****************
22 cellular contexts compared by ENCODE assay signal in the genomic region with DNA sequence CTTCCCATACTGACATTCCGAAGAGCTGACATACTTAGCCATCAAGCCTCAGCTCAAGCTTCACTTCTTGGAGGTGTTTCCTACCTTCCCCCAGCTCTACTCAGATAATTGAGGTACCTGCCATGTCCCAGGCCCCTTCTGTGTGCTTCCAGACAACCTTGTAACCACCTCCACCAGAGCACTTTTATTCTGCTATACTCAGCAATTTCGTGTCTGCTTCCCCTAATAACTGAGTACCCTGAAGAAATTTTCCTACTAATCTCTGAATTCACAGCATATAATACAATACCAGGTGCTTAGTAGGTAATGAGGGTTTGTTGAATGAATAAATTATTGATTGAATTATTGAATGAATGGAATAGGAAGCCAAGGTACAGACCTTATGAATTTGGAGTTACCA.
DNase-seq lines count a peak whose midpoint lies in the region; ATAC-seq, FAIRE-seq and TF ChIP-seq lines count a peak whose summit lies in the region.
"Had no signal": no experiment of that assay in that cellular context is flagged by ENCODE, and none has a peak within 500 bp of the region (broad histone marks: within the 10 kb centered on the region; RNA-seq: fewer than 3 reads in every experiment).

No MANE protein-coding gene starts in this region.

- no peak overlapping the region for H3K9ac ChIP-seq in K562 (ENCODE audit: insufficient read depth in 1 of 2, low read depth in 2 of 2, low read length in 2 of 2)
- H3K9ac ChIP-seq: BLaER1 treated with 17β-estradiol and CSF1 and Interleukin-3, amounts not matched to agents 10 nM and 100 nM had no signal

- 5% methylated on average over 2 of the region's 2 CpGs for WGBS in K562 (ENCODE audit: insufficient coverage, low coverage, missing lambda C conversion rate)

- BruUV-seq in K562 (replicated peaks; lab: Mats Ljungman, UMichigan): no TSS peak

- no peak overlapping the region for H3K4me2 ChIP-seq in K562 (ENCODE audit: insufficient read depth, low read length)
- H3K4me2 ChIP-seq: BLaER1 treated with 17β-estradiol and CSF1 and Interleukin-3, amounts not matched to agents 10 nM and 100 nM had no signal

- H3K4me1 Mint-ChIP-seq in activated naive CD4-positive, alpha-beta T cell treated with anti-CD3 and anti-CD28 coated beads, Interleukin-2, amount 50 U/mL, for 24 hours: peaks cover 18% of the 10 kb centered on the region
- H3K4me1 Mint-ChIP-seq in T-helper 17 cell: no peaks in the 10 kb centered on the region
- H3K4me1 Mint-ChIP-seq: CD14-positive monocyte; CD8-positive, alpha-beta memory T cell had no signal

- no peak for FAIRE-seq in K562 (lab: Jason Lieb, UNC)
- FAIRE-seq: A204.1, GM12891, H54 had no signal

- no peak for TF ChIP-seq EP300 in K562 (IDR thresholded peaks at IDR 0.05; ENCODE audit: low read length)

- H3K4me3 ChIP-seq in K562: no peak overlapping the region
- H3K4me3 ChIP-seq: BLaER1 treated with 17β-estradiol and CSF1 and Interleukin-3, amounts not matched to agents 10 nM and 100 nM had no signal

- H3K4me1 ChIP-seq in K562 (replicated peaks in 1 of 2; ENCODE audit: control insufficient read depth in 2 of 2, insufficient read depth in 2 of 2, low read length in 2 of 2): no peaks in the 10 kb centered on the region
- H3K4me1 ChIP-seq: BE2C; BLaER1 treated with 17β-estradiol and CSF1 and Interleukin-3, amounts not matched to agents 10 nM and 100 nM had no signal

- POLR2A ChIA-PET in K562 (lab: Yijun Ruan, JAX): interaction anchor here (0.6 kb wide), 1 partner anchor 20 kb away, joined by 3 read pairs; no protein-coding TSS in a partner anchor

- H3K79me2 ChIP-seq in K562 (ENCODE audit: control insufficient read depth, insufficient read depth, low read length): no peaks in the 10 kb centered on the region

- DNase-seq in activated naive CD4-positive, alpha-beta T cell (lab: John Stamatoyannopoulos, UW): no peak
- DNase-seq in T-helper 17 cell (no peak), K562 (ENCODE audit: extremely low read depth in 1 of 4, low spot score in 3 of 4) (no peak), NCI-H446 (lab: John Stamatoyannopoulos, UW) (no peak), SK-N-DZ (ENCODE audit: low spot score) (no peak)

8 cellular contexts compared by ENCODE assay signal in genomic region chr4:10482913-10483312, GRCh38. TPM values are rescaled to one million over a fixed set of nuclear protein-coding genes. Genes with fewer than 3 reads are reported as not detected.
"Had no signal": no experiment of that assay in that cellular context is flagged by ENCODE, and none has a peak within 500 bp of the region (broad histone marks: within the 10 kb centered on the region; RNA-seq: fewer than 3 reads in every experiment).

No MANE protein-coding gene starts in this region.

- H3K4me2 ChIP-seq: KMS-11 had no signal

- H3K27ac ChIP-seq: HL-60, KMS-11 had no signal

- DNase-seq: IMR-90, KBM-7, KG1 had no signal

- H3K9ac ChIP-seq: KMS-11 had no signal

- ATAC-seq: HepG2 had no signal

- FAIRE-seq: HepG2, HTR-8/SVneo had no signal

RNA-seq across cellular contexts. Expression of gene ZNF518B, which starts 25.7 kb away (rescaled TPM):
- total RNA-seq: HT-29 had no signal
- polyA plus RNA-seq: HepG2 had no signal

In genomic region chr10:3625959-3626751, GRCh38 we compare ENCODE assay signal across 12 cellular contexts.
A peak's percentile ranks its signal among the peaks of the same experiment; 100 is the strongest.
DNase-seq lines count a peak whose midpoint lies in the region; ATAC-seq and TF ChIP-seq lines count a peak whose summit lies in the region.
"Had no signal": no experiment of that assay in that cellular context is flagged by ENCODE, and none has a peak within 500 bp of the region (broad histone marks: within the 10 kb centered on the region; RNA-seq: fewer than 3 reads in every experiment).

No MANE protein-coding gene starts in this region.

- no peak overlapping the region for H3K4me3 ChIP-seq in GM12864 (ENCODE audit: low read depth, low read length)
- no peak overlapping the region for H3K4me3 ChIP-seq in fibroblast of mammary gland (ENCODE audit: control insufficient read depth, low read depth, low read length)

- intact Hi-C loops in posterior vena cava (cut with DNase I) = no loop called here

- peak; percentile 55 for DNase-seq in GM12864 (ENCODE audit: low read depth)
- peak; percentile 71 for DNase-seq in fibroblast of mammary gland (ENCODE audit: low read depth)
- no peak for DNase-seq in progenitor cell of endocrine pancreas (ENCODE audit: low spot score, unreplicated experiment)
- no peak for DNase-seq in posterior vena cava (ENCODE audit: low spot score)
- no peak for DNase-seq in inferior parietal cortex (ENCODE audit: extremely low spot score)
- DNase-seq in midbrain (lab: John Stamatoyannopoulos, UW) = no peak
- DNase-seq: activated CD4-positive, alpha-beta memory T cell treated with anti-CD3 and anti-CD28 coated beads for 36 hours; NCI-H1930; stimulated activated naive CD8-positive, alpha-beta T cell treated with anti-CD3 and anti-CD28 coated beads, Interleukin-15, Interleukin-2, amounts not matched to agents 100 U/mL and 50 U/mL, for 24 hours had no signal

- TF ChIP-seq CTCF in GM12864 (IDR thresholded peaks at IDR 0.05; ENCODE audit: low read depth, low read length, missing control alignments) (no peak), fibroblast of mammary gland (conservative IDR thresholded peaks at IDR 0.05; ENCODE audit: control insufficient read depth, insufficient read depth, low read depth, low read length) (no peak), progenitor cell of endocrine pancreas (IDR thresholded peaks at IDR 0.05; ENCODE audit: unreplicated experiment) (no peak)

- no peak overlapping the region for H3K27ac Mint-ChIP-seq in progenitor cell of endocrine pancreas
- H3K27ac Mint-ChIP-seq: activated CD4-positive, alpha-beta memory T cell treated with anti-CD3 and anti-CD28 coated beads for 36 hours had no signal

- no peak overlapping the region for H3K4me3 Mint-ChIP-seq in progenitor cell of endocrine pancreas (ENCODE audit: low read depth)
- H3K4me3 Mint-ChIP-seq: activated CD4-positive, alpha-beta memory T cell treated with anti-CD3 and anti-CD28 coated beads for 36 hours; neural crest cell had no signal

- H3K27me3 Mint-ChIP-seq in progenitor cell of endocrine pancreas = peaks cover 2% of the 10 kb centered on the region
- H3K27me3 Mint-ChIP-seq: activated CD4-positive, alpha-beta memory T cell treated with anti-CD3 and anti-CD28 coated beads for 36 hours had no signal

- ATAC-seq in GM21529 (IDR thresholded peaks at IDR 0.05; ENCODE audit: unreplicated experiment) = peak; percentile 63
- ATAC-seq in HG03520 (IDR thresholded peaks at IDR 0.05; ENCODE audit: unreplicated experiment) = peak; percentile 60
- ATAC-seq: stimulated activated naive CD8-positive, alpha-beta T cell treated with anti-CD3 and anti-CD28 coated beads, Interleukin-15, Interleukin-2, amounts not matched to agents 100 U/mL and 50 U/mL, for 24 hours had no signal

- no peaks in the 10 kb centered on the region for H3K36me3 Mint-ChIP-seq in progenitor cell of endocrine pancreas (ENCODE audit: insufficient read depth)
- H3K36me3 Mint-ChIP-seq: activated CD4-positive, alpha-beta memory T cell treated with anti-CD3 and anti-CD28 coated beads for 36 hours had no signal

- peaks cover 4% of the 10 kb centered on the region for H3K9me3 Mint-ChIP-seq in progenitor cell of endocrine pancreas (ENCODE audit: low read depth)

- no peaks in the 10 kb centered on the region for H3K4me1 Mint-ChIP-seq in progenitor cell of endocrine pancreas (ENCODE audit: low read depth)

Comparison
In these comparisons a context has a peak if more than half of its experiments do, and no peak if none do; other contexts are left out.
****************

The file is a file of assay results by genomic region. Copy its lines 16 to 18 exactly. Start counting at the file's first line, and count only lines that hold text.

- no peak for TF ChIP-seq EP300 in K562 (IDR thresholded peaks at IDR 0.05; ENCODE audit: low read length)

- H3K4me3 ChIP-seq in K562: no peak overlapping the region
- H3K4me3 ChIP-seq: BLaER1 treated with 17β-estradiol and CSF1 and Interleukin-3, amounts not matched to agents 10 nM and 100 nM had no signal